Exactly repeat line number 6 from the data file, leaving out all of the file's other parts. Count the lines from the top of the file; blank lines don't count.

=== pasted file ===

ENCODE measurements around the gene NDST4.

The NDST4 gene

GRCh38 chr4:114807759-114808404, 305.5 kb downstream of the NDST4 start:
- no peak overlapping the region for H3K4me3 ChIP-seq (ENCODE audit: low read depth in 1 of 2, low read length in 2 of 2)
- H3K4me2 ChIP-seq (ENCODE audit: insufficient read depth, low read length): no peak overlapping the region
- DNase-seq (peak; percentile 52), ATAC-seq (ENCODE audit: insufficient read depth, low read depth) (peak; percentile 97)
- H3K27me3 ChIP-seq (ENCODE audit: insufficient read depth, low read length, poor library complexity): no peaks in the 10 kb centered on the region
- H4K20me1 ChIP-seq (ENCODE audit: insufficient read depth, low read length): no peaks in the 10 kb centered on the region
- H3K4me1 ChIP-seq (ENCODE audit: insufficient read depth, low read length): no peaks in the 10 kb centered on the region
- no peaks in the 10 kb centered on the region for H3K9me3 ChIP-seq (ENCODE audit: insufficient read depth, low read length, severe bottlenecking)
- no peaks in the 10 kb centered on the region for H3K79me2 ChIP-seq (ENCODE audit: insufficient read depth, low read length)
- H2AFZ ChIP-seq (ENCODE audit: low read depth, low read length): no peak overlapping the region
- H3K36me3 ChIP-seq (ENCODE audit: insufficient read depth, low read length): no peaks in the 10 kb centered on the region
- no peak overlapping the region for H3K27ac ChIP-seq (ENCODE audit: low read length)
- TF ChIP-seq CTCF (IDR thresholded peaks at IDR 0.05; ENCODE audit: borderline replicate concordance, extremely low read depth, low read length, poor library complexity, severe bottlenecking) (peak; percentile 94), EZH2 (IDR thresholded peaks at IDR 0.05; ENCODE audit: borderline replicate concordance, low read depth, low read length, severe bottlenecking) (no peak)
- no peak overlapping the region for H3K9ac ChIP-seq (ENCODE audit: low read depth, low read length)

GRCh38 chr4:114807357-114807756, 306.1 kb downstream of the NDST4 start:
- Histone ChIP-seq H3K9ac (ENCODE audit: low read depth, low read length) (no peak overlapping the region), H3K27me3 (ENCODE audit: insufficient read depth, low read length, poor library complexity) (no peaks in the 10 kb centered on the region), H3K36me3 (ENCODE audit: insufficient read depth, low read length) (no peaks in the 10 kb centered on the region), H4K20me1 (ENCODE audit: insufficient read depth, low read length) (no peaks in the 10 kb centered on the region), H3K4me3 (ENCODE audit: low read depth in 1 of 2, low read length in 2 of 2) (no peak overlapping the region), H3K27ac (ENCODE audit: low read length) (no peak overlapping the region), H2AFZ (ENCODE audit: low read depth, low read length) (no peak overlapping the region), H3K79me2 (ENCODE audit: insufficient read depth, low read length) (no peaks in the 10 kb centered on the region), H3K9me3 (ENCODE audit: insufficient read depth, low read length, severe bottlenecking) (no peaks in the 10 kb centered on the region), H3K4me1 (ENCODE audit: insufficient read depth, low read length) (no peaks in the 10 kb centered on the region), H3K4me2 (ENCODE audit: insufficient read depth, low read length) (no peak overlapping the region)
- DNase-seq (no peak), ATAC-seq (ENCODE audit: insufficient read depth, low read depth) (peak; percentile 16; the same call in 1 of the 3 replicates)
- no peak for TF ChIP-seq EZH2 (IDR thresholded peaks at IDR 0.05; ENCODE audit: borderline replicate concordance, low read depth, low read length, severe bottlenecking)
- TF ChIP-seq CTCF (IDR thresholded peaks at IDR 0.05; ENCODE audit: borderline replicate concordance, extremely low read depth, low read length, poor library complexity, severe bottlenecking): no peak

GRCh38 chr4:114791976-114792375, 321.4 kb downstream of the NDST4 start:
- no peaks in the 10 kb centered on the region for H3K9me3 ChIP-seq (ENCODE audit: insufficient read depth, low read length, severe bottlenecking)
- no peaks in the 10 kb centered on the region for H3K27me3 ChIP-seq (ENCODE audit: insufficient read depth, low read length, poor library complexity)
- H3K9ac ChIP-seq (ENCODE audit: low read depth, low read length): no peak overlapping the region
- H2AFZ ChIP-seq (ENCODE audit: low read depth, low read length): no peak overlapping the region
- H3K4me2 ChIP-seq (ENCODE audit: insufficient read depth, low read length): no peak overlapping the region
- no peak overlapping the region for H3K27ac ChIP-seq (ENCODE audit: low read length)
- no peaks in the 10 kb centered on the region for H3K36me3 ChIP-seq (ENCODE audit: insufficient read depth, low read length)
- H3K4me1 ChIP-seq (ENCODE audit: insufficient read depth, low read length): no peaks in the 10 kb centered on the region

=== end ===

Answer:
- DNase-seq (peak; percentile 52), ATAC-seq (ENCODE audit: insufficient read depth, low read depth) (peak; percentile 97)